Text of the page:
Skip to main content


Reset A A Font size: Print

United States Court of Appeals, Ninth Circuit.

UNITED STATES of America, Plaintiff-Appellee, v. Cesar MERCADO-CASTANEDA, Defendant-Appellant.

No. 19-50152

Decided: October 23, 2019

Before: FARRIS, LEAVY, and RAWLINSON, Circuit Judges. Zachary Howe, Stephen Hing Wong, Esquire, Assistant U.S. Attorney, Daniel Earl Zipp, Assistant U.S. Attorney, Office of the US Attorney, San Diego, CA, for Plaintiff - Appellee Eric Fish, Federal Public Defender, Federal Defenders of San Diego, Inc., San Diego, CA, for Defendant - Appellant


Cesar Mercado-Castaneda appeals from the district court’s judgment and challenges the district court’s revocation of supervised release. We have jurisdiction under 28 U.S.C. § 1291, and we affirm.

Mercado-Castaneda contends that the approximately three-month delay between his violation of supervised release and the district court’s signing of a petition for warrant was not “reasonably necessary” for purposes of 18 U.S.C. § 3583(i). He argues that, therefore, the district court lacked jurisdiction over his revocation proceedings and violated his right to due process. Reviewing de novo, see United States v. Morales-Isabarras, 745 F.3d 398, 401 (9th Cir. 2014), we conclude that it was reasonably necessary for the district court to delay issuance of the warrant until after the resolution of the criminal proceedings that formed the basis of Mercado-Castaneda’s supervised release violation. See id. at 402 (“[W]hen the outcome of an ongoing criminal proceeding is directly related to the issue of whether the defendant violated a condition of supervised release, it is ‘reasonably necessary’ to delay proceedings on the supervised release violation pending resolution of the underlying criminal charge.”). Mercado-Castaneda has not shown that this delay should be treated differently because it occurred before issuance of the warrant. See id. at 401 (“Courts have generally taken a practical approach to the determination of what delays are ‘reasonably necessary’ for purposes of § 3583(i).”). Accordingly, the district court retained jurisdiction to revoke Mercado-Castaneda’s supervised release, see 18 U.S.C. § 3583(i), and did not violate Mercado-Castaneda’s due process rights.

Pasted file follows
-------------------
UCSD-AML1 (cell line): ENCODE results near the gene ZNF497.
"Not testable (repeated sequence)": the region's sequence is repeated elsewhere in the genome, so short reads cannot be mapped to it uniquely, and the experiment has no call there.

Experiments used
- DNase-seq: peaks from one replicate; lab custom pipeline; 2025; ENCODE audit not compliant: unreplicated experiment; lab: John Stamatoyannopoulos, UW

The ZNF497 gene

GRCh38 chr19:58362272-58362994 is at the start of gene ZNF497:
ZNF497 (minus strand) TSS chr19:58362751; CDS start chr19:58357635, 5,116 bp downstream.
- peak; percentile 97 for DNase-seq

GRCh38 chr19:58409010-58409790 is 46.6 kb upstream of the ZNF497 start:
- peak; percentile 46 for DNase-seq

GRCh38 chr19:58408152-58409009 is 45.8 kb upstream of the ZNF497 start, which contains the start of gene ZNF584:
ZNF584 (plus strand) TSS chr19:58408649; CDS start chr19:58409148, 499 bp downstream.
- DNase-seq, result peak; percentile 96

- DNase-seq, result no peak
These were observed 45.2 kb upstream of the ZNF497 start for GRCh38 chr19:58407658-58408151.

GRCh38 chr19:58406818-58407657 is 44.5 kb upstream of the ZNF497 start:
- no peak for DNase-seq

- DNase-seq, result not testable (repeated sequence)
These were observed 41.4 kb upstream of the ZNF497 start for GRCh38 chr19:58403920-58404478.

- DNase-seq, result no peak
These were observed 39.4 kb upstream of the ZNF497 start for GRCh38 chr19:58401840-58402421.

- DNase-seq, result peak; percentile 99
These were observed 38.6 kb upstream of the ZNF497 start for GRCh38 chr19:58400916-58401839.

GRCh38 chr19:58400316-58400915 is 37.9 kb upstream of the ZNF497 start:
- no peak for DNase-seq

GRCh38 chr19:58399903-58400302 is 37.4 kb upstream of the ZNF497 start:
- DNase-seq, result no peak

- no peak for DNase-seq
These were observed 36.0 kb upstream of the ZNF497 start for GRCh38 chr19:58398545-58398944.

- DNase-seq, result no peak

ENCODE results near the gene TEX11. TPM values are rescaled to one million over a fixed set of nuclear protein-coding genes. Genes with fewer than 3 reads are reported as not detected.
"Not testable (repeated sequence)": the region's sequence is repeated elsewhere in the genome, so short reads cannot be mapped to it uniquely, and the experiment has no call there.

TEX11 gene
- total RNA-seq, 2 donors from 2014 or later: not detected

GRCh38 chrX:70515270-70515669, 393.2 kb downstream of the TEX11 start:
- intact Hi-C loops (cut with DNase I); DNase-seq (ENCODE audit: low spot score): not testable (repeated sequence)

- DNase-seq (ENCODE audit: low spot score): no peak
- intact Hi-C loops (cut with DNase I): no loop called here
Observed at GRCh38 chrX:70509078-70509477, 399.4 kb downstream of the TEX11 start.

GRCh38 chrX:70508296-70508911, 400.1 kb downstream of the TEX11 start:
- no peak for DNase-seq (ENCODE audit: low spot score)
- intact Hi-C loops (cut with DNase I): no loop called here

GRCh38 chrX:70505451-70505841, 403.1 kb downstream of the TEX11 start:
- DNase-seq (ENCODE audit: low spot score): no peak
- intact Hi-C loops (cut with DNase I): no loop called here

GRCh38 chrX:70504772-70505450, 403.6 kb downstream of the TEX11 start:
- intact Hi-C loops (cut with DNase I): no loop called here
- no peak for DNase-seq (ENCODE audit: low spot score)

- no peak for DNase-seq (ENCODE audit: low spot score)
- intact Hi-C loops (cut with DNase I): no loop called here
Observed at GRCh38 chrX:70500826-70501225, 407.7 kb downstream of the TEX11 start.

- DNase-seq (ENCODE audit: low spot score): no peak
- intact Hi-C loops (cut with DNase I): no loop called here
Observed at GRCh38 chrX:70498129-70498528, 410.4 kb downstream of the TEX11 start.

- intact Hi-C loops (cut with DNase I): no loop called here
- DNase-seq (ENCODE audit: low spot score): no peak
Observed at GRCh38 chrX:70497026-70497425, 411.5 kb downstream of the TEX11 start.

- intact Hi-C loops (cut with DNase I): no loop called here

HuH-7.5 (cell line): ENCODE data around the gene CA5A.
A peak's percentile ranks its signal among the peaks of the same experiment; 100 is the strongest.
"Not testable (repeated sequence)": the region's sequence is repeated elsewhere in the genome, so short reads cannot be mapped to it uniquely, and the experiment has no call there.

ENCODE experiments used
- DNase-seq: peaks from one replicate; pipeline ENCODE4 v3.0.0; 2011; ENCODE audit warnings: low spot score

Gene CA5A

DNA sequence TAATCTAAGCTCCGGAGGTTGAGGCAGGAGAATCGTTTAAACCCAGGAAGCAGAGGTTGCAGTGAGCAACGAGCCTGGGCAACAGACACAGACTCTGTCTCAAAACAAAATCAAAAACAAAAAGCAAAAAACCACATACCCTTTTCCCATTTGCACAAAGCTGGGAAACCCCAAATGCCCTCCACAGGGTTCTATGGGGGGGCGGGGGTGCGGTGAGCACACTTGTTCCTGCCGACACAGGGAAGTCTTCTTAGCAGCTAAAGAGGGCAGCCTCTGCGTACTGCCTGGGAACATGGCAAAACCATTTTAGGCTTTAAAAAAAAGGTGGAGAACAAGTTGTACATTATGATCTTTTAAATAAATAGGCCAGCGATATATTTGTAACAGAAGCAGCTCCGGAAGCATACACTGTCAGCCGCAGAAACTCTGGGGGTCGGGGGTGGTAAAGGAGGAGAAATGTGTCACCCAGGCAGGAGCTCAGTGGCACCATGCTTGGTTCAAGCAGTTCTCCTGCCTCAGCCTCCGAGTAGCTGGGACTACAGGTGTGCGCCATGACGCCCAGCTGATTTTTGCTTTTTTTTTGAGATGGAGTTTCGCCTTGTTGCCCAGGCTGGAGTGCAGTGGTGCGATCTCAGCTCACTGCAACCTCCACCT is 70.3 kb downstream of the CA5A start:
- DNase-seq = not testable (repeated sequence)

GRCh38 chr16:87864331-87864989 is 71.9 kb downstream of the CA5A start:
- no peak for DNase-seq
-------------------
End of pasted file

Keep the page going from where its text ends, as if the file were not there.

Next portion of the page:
The parties’ joint motion to expedite this appeal is denied as moot.


Copied to clipboard